Good gut health and regular exercise are completely interlinked.
If good gut health is on the agenda for 2022, you’ve probably stocked up on kombucha, beans or kimchi. But don’t overlook the benefit of moving more on your gut microbiome. Yep, exercise has been proven to cause changes in your gut “towards a healthier microbiome with benefit to human health in general,” according to a new study.
The paper, from the Journal of the International Society of Sports Nutrition in December 2021, isn’t the first study to find that exercise has the potential to improve our gut health. In fact, it’s a growing body of research that shows the beneficial impact of moving on your digestive system.
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Of course, it’s not news that exercise helps your stomach. Gentle yoga has often been seen as a good cure for constipation, particularly poses such as pavanamuktasana (knees to chest), which literally translates to wind relieving pose thanks to the ‘massage’ it gives the colon and surrounding tissue.
“Other forms of exercise are also known to help with gut issues, such as improving constipation in the short term,” notes Evelyn Toner, sports nutritionist at the Gut Health Clinic. “Alternatively, endurance exercise has been shown to lead to gut discomfort – reducing blood flow to the area. Prolonged exercise may result in an increase in gut permeability and the occurrence of exercise-induced gut symptoms such as bloating, discomfort, nausea and diarrhoea.”
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That’s why marathon runners often end up with a dodgy tummy – but unless you’re frequently undertaking endurance-based sport, that shouldn’t be a concern (and if you are, talk to a sports-specific expert who can support you). Most crucially, “exercise has longer-term benefits on the gut, such as improving the gut microbiome diversity, reducing the risk of colon cancer, diverticulosis and inflammatory bowel disease,” says Toner.
In the 2021 study, researchers found that a nine-week high-intensity indoor cycling training programme led to improvements in gut health. Most notable was an increase in the Firmicutes – a bacteria known to produce butyrate, a molecule known for its role in regulating energy metabolism and increasing insulin sensitivity – and actinobacteria, an anti-inflammatory bacteria. Researchers also noticed a decrease in proteobacteria and cyanobacteria, strains of bacteria associated with pro-inflammation.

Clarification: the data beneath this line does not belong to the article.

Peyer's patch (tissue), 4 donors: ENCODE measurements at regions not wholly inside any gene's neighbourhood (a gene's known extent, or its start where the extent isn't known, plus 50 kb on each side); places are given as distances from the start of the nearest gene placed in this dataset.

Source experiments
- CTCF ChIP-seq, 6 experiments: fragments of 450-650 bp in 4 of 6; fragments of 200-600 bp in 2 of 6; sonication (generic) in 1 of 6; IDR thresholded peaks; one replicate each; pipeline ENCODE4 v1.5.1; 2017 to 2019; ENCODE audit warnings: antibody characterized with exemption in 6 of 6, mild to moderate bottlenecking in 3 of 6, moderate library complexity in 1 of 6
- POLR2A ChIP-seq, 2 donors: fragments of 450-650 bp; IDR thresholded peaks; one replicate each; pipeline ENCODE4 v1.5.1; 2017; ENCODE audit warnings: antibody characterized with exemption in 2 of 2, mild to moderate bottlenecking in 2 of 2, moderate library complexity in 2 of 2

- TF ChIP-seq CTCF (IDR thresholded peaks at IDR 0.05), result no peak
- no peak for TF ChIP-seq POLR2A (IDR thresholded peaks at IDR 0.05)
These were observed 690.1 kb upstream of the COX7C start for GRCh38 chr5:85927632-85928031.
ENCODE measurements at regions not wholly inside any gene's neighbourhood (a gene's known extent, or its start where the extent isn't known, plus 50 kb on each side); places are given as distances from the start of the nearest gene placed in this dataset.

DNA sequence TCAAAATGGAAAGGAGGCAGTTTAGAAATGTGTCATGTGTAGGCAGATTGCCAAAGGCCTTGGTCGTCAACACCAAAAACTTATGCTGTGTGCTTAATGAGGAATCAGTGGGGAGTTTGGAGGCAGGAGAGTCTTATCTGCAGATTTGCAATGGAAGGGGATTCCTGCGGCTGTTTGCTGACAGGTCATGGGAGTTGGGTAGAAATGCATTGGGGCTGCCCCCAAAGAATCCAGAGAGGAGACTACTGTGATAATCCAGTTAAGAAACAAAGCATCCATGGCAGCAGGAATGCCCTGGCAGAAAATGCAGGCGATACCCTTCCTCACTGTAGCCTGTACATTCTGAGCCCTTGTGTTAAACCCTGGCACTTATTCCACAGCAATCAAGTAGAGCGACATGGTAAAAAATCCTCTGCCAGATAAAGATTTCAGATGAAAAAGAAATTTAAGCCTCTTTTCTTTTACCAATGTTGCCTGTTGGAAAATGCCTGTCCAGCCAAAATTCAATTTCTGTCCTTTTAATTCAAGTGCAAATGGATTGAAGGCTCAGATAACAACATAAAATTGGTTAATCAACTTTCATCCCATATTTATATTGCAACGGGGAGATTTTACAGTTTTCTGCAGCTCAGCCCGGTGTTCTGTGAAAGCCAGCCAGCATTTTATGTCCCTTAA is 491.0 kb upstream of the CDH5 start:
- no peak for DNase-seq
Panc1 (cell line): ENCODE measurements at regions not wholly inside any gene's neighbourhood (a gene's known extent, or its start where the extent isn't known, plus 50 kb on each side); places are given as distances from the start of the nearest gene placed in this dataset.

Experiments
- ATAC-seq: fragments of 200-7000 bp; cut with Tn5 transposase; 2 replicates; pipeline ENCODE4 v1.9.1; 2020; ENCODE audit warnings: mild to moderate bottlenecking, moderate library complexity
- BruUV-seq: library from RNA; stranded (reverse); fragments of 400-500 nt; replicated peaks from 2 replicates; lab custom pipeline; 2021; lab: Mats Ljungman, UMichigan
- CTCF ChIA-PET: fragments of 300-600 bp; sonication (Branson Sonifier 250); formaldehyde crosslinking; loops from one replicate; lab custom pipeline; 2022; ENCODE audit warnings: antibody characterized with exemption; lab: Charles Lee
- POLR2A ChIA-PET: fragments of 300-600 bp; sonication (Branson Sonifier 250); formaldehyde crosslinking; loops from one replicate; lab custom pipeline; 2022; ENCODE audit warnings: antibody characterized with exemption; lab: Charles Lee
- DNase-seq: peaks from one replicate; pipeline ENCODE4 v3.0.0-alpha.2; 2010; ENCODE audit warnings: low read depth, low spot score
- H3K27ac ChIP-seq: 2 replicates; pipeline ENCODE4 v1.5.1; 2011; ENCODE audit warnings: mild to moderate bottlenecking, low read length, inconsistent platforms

The findings are similar to that of previous studies. For example, a 2017 review of the literature by researchers at the University of Naples found that “the available data strongly support that, in addition to other well-known internal and external factors, exercise appears to be an environmental factor that can determine changes in the qualitative and quantitative gut microbial composition with possible benefits for the host.”
The exact reason how exercise makes these changes to our gut are unknown. The researchers of the 2021 paper noted that “exercise, particularly high-intensity exercise, might promote a spontaneous change of dietary choices toward a healthier direction” and as a result “some changes in the gut microbiota may be due to differences in dietary intake, in addition to the exercise itself”. However, other studies have found changes in the microbiome after exercise even without dietary changes.
And another benefit to prioritising your stomach is that the relationship works both ways: better gut health has been shown to improve training, particularly VO2max. And in a 2016 paper published in the journal Nutrients, researchers found that six weeks of supplementation with probiotics increased muscle mass and grip strength and enhanced energy harvesting and exercise performance. Researchers said it might be down to the strains of bacteria producing lactic acid, “which in turn could be used by lactate-utilising bacteria to produce butyrate.”
If you’re sold on the benefits of moving more to support your gut, then know that there’s no best type of exercise, says Toner. And keep in mind that regular endurance training could actually lead to greater gut complaints, but generally, “a combination of cardio and strength exercise would be optimal for health, and as the benefits come from long-term exercise the key thing is to find something you enjoy and can stick with consistently,” she adds.
Chloe Gray is the senior writer for stylist.co.uk's fitness brand Strong Women. When she's not writing or lifting weights, she's most likely found practicing handstands, sipping a gin and tonic or eating peanut butter straight out of the jar (not all at the same time).